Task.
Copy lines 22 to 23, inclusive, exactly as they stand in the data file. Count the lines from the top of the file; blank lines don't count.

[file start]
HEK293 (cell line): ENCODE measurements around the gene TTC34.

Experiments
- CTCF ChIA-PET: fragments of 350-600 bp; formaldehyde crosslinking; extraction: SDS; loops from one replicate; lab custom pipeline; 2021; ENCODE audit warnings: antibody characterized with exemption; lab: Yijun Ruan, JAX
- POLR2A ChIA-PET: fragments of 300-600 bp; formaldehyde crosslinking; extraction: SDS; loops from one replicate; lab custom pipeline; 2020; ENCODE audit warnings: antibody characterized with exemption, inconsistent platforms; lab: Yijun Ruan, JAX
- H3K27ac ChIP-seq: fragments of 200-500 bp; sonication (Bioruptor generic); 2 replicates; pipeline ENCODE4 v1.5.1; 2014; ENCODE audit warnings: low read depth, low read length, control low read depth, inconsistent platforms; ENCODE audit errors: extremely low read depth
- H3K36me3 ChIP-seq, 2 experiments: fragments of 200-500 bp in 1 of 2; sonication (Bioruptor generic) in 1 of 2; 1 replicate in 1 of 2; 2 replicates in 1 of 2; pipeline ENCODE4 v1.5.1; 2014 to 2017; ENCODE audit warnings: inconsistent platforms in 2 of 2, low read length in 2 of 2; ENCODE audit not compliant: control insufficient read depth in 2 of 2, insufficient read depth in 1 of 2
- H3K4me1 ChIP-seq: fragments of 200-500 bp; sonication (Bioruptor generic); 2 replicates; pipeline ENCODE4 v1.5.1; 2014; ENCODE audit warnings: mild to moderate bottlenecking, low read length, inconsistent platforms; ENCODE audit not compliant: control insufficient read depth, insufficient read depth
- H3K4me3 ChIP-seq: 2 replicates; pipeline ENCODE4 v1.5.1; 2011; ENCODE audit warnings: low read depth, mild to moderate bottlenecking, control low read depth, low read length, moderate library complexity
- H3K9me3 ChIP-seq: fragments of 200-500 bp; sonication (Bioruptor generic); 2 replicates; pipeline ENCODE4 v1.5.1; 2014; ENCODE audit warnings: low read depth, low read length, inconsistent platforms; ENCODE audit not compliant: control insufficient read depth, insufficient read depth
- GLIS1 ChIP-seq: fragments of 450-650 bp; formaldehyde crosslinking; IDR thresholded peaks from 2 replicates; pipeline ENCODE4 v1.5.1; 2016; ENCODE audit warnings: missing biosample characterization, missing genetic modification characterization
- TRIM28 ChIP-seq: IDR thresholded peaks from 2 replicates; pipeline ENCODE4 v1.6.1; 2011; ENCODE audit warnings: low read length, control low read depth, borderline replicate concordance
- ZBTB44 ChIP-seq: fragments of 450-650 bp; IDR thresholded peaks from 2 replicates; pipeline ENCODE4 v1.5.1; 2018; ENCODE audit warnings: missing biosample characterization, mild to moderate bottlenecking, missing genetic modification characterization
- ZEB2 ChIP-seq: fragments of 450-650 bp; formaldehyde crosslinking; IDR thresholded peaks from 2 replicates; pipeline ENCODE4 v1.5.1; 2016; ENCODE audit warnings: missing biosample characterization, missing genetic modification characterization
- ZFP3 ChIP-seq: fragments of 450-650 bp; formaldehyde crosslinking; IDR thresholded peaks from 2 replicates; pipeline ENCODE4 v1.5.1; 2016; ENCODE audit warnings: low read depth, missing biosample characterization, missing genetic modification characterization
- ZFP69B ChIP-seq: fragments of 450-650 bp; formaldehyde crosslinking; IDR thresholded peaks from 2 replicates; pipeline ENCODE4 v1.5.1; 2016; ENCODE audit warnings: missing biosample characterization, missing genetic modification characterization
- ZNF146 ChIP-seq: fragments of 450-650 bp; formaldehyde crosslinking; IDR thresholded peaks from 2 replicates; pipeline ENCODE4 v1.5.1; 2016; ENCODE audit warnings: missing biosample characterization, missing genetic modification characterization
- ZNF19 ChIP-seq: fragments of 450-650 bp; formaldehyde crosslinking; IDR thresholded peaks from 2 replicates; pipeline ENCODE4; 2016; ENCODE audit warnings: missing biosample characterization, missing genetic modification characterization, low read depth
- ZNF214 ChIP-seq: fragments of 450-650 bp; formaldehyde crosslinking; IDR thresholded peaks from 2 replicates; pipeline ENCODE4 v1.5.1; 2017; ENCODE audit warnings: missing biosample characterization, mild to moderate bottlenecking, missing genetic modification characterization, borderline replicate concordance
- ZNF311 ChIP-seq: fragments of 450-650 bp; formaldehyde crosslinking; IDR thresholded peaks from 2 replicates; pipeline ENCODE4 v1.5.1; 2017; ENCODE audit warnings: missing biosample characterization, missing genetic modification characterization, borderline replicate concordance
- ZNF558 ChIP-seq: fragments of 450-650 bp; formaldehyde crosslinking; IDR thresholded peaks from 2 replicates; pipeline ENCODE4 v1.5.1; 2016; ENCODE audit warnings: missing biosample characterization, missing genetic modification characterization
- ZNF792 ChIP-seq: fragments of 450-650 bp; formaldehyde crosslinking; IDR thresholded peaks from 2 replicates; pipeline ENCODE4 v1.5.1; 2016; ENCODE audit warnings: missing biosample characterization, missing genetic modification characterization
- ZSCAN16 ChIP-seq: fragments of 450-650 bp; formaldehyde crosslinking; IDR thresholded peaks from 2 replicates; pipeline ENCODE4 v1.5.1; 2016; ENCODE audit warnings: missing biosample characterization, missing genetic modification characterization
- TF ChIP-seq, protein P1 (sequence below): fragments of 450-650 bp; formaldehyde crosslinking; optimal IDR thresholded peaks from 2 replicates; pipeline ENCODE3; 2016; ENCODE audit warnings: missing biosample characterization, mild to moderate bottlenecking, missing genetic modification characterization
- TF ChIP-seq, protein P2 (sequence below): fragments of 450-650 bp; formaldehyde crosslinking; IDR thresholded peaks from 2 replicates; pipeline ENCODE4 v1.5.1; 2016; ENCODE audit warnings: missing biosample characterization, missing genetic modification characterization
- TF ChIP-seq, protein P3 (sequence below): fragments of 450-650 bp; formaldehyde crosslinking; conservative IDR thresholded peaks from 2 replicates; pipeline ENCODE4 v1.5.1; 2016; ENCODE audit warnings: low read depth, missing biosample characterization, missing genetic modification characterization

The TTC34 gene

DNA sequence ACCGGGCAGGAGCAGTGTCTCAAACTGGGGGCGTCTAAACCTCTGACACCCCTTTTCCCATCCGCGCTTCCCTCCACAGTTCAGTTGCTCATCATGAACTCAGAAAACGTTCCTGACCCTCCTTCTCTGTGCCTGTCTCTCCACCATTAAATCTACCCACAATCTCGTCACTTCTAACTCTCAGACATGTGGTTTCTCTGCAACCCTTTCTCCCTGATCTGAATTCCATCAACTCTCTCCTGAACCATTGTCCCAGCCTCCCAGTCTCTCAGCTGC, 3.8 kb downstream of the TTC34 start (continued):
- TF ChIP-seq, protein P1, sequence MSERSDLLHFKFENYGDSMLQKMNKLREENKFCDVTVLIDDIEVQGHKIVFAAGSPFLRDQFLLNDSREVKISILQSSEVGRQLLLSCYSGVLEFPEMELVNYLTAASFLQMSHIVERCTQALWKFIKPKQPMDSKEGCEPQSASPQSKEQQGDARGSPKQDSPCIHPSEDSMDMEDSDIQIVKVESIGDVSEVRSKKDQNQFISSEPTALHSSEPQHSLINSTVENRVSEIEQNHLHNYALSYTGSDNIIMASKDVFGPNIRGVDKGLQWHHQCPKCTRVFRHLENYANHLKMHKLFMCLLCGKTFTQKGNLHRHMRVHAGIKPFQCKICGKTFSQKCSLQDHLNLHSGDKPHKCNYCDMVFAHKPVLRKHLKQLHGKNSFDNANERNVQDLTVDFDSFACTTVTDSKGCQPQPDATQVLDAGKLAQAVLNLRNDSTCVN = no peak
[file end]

- ZSCAN16 ChIP-seq: fragments of 450-650 bp; formaldehyde crosslinking; IDR thresholded peaks from 2 replicates; pipeline ENCODE4 v1.5.1; 2016; ENCODE audit warnings: missing biosample characterization, missing genetic modification characterization
- TF ChIP-seq, protein P1 (sequence below): fragments of 450-650 bp; formaldehyde crosslinking; optimal IDR thresholded peaks from 2 replicates; pipeline ENCODE3; 2016; ENCODE audit warnings: missing biosample characterization, mild to moderate bottlenecking, missing genetic modification characterization